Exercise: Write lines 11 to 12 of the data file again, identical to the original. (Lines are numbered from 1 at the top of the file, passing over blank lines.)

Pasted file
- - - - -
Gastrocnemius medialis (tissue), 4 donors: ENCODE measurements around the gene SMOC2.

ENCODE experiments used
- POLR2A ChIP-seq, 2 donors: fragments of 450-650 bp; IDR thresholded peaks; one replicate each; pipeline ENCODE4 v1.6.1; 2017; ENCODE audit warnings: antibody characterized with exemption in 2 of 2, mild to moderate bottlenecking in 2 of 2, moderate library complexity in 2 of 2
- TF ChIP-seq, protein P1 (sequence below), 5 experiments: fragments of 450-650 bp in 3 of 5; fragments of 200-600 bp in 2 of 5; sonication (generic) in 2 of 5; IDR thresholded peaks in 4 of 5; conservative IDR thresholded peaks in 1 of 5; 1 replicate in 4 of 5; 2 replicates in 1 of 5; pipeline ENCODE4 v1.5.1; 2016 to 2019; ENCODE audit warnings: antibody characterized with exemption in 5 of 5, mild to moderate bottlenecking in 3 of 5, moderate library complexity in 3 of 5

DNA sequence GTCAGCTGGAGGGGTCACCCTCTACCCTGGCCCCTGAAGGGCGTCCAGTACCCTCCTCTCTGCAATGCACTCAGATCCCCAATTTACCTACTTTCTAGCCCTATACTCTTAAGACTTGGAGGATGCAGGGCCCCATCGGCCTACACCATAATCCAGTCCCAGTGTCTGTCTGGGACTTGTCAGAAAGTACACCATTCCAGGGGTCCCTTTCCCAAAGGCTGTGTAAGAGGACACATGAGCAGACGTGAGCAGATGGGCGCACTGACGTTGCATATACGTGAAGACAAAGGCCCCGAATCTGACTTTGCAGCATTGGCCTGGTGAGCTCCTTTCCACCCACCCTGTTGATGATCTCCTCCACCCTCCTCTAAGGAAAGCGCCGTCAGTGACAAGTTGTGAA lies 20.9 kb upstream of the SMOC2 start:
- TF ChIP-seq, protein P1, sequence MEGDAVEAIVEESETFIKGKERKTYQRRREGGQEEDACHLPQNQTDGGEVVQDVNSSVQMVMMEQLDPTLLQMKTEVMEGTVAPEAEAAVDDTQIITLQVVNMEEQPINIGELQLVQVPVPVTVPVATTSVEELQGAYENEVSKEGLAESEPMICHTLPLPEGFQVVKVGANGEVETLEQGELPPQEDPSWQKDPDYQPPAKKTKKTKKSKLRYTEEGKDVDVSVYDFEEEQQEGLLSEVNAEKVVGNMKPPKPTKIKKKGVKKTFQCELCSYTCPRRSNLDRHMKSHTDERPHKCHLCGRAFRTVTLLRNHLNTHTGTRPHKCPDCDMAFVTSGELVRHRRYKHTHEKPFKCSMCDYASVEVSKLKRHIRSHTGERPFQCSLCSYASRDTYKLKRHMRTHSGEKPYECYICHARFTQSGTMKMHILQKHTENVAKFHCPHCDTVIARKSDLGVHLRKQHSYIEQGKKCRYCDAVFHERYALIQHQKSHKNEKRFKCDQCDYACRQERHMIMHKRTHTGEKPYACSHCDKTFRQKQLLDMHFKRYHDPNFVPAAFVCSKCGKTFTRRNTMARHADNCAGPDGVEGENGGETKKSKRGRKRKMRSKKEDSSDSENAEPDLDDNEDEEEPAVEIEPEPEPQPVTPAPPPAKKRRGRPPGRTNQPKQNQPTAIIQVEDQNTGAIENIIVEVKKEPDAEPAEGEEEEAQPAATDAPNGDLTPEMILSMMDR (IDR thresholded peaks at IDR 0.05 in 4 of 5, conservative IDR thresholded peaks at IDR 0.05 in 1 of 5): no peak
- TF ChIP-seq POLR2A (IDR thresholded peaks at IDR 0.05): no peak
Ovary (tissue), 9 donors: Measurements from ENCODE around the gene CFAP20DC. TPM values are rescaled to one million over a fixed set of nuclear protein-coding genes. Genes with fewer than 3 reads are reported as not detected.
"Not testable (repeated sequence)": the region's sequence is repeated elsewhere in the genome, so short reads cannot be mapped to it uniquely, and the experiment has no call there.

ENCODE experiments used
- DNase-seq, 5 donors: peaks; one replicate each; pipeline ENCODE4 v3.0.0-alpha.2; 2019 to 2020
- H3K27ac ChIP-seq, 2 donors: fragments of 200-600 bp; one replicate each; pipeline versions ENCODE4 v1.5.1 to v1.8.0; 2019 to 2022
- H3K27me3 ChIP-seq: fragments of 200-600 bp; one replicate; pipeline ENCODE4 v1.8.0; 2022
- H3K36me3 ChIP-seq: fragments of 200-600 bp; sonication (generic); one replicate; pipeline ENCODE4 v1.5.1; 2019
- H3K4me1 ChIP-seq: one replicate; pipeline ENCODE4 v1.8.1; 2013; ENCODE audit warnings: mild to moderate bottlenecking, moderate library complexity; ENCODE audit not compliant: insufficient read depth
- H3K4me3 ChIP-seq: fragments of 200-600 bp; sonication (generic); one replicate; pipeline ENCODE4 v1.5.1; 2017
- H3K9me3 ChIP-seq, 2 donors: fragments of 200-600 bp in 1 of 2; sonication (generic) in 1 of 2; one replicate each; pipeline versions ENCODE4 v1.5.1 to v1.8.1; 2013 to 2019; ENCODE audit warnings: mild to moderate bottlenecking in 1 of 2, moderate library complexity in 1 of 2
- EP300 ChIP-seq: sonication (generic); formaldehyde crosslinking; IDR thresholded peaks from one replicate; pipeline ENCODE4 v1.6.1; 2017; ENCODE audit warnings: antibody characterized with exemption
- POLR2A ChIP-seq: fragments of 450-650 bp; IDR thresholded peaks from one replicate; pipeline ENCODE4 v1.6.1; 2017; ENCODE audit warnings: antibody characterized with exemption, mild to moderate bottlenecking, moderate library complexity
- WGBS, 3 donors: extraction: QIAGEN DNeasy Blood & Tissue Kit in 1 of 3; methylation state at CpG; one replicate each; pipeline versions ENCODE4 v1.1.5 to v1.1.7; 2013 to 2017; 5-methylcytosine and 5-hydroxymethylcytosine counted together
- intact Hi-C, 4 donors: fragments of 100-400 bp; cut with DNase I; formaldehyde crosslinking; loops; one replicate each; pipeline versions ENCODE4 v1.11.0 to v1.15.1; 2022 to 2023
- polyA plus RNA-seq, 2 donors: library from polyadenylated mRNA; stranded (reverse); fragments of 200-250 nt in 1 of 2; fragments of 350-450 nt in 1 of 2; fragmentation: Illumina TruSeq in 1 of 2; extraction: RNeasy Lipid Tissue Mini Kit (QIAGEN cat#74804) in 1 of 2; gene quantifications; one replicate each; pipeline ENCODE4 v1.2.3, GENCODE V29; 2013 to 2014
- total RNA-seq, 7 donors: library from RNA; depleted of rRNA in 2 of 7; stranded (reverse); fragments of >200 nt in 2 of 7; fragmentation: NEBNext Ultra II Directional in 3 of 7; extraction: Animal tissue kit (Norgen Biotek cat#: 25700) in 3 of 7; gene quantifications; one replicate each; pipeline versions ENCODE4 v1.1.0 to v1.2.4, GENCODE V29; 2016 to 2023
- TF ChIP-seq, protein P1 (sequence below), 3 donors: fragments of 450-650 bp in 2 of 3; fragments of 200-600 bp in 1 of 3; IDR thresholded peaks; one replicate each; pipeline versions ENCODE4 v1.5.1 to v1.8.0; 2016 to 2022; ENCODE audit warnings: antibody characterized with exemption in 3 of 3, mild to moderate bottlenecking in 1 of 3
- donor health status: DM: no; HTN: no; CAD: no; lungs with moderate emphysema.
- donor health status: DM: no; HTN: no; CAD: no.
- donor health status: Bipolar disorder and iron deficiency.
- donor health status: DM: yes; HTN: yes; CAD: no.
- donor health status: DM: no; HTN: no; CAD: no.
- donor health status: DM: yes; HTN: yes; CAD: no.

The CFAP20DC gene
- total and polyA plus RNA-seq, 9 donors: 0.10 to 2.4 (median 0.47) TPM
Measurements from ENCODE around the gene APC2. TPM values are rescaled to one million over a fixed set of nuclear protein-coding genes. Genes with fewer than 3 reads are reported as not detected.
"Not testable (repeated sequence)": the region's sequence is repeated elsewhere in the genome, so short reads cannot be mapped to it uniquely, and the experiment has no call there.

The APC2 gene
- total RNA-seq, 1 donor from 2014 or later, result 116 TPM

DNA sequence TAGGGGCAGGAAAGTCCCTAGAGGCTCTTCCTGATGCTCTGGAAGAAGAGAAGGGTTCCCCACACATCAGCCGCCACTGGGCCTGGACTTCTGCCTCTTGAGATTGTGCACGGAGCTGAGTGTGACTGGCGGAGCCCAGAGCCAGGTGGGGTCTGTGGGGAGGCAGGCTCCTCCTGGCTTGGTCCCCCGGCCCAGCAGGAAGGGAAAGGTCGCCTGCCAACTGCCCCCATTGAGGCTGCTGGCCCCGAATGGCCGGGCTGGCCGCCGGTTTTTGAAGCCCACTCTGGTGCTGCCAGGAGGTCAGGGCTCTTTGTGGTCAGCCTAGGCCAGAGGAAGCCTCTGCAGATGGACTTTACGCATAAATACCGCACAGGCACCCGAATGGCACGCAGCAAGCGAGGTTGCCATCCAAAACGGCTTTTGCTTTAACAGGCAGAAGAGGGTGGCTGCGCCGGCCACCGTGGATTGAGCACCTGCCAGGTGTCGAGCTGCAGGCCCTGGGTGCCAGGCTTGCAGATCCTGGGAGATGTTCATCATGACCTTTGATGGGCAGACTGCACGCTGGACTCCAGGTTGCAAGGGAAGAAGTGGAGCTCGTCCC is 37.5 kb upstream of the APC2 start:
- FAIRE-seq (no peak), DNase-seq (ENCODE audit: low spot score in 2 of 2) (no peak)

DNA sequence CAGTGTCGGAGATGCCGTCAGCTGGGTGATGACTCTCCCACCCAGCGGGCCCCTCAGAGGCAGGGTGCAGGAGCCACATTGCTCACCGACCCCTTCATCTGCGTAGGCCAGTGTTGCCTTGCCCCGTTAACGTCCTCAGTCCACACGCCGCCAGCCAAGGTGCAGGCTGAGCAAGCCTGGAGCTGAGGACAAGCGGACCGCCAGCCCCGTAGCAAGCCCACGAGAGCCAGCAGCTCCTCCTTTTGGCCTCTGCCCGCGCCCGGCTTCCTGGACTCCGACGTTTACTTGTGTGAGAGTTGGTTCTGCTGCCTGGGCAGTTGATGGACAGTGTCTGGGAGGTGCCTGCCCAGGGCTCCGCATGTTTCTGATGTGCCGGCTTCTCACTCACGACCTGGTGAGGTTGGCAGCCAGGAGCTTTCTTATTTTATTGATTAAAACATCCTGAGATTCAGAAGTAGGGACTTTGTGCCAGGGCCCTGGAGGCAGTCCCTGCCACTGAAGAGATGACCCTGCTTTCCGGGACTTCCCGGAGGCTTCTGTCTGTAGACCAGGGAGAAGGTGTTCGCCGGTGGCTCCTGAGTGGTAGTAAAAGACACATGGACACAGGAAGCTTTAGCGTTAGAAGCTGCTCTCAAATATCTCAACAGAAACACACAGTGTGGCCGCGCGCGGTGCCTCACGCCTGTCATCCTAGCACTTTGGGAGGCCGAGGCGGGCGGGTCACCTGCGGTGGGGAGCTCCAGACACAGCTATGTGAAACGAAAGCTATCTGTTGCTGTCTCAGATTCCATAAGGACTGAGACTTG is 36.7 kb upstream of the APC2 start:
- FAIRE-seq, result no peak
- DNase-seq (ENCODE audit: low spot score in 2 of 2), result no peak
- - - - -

- DNase-seq, 5 donors: peaks; one replicate each; pipeline ENCODE4 v3.0.0-alpha.2; 2019 to 2020
- H3K27ac ChIP-seq, 2 donors: fragments of 200-600 bp; one replicate each; pipeline versions ENCODE4 v1.5.1 to v1.8.0; 2019 to 2022